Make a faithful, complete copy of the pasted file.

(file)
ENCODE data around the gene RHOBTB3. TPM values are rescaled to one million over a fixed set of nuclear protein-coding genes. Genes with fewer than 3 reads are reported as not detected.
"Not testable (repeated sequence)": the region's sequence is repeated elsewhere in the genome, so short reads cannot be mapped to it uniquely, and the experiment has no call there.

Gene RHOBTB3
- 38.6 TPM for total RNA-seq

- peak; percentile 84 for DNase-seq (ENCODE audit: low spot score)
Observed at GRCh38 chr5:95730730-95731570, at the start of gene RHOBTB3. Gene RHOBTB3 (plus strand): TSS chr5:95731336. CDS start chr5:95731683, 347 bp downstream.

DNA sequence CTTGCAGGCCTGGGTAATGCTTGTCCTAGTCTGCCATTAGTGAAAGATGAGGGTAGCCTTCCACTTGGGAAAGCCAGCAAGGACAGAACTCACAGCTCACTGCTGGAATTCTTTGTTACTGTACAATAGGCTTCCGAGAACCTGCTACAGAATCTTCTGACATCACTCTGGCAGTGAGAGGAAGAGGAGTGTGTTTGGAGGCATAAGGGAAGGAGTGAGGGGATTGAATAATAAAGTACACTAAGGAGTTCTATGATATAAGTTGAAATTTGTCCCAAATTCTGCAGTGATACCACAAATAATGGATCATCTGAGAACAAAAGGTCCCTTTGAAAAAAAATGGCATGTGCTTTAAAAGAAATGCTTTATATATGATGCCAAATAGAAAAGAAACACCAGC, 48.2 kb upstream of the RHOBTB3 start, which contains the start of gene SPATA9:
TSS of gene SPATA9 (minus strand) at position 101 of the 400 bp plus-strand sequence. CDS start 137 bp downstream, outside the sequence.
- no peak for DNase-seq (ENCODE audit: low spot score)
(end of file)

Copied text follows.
ENCODE data around the gene RHOBTB3. TPM values are rescaled to one million over a fixed set of nuclear protein-coding genes. Genes with fewer than 3 reads are reported as not detected.
"Not testable (repeated sequence)": the region's sequence is repeated elsewhere in the genome, so short reads cannot be mapped to it uniquely, and the experiment has no call there.

Gene RHOBTB3
- 38.6 TPM for total RNA-seq

- peak; percentile 84 for DNase-seq (ENCODE audit: low spot score)
Observed at GRCh38 chr5:95730730-95731570, at the start of gene RHOBTB3. Gene RHOBTB3 (plus strand): TSS chr5:95731336. CDS start chr5:95731683, 347 bp downstream.

DNA sequence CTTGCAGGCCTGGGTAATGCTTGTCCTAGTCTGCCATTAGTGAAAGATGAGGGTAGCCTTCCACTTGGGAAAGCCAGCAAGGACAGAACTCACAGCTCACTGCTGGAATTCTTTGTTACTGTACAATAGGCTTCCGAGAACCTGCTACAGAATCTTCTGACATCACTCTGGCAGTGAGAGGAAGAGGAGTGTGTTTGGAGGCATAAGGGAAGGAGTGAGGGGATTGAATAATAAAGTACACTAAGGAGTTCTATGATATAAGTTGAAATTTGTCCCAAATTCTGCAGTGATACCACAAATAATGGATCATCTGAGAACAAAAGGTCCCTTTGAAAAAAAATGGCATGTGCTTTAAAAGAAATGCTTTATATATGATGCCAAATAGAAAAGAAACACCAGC, 48.2 kb upstream of the RHOBTB3 start, which contains the start of gene SPATA9:
TSS of gene SPATA9 (minus strand) at position 101 of the 400 bp plus-strand sequence. CDS start 137 bp downstream, outside the sequence.
- no peak for DNase-seq (ENCODE audit: low spot score)